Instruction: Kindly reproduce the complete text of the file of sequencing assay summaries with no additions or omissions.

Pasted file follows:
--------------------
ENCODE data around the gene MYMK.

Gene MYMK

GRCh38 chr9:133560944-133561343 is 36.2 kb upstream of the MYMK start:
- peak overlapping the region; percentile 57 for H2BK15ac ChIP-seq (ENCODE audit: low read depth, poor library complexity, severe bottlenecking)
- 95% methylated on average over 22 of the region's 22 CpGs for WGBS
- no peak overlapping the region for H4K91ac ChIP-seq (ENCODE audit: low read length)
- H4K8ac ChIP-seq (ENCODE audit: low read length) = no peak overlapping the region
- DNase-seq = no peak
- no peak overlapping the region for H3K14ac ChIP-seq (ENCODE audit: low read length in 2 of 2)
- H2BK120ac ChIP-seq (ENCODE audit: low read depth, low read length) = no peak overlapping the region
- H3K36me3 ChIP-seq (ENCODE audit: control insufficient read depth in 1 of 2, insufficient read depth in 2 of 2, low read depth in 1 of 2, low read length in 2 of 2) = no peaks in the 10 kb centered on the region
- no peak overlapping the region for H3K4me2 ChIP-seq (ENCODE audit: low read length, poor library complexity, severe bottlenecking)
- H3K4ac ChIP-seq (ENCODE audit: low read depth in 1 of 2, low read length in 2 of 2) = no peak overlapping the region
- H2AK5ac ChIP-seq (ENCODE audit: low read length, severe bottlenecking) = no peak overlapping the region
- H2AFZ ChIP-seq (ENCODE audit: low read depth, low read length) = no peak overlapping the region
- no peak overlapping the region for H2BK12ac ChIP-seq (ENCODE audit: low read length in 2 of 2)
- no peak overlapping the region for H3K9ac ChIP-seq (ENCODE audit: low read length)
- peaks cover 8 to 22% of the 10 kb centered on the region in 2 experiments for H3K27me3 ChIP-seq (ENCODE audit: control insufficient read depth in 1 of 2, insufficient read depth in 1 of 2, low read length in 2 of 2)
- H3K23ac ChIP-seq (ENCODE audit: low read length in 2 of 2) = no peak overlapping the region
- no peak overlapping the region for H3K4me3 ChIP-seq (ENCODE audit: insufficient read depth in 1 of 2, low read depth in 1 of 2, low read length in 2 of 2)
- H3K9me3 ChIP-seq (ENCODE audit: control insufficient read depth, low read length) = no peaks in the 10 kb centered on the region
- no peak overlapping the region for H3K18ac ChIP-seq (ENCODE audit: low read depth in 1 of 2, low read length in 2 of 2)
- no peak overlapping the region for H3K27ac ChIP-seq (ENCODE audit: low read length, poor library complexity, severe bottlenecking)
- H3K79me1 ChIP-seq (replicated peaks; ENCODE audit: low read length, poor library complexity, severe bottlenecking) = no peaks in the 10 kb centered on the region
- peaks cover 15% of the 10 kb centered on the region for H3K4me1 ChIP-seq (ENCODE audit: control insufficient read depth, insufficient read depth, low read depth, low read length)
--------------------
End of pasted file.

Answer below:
ENCODE data around the gene MYMK.

Gene MYMK

GRCh38 chr9:133560944-133561343 is 36.2 kb upstream of the MYMK start:
- peak overlapping the region; percentile 57 for H2BK15ac ChIP-seq (ENCODE audit: low read depth, poor library complexity, severe bottlenecking)
- 95% methylated on average over 22 of the region's 22 CpGs for WGBS
- no peak overlapping the region for H4K91ac ChIP-seq (ENCODE audit: low read length)
- H4K8ac ChIP-seq (ENCODE audit: low read length) = no peak overlapping the region
- DNase-seq = no peak
- no peak overlapping the region for H3K14ac ChIP-seq (ENCODE audit: low read length in 2 of 2)
- H2BK120ac ChIP-seq (ENCODE audit: low read depth, low read length) = no peak overlapping the region
- H3K36me3 ChIP-seq (ENCODE audit: control insufficient read depth in 1 of 2, insufficient read depth in 2 of 2, low read depth in 1 of 2, low read length in 2 of 2) = no peaks in the 10 kb centered on the region
- no peak overlapping the region for H3K4me2 ChIP-seq (ENCODE audit: low read length, poor library complexity, severe bottlenecking)
- H3K4ac ChIP-seq (ENCODE audit: low read depth in 1 of 2, low read length in 2 of 2) = no peak overlapping the region
- H2AK5ac ChIP-seq (ENCODE audit: low read length, severe bottlenecking) = no peak overlapping the region
- H2AFZ ChIP-seq (ENCODE audit: low read depth, low read length) = no peak overlapping the region
- no peak overlapping the region for H2BK12ac ChIP-seq (ENCODE audit: low read length in 2 of 2)
- no peak overlapping the region for H3K9ac ChIP-seq (ENCODE audit: low read length)
- peaks cover 8 to 22% of the 10 kb centered on the region in 2 experiments for H3K27me3 ChIP-seq (ENCODE audit: control insufficient read depth in 1 of 2, insufficient read depth in 1 of 2, low read length in 2 of 2)
- H3K23ac ChIP-seq (ENCODE audit: low read length in 2 of 2) = no peak overlapping the region
- no peak overlapping the region for H3K4me3 ChIP-seq (ENCODE audit: insufficient read depth in 1 of 2, low read depth in 1 of 2, low read length in 2 of 2)
- H3K9me3 ChIP-seq (ENCODE audit: control insufficient read depth, low read length) = no peaks in the 10 kb centered on the region
- no peak overlapping the region for H3K18ac ChIP-seq (ENCODE audit: low read depth in 1 of 2, low read length in 2 of 2)
- no peak overlapping the region for H3K27ac ChIP-seq (ENCODE audit: low read length, poor library complexity, severe bottlenecking)
- H3K79me1 ChIP-seq (replicated peaks; ENCODE audit: low read length, poor library complexity, severe bottlenecking) = no peaks in the 10 kb centered on the region
- peaks cover 15% of the 10 kb centered on the region for H3K4me1 ChIP-seq (ENCODE audit: control insufficient read depth, insufficient read depth, low read depth, low read length)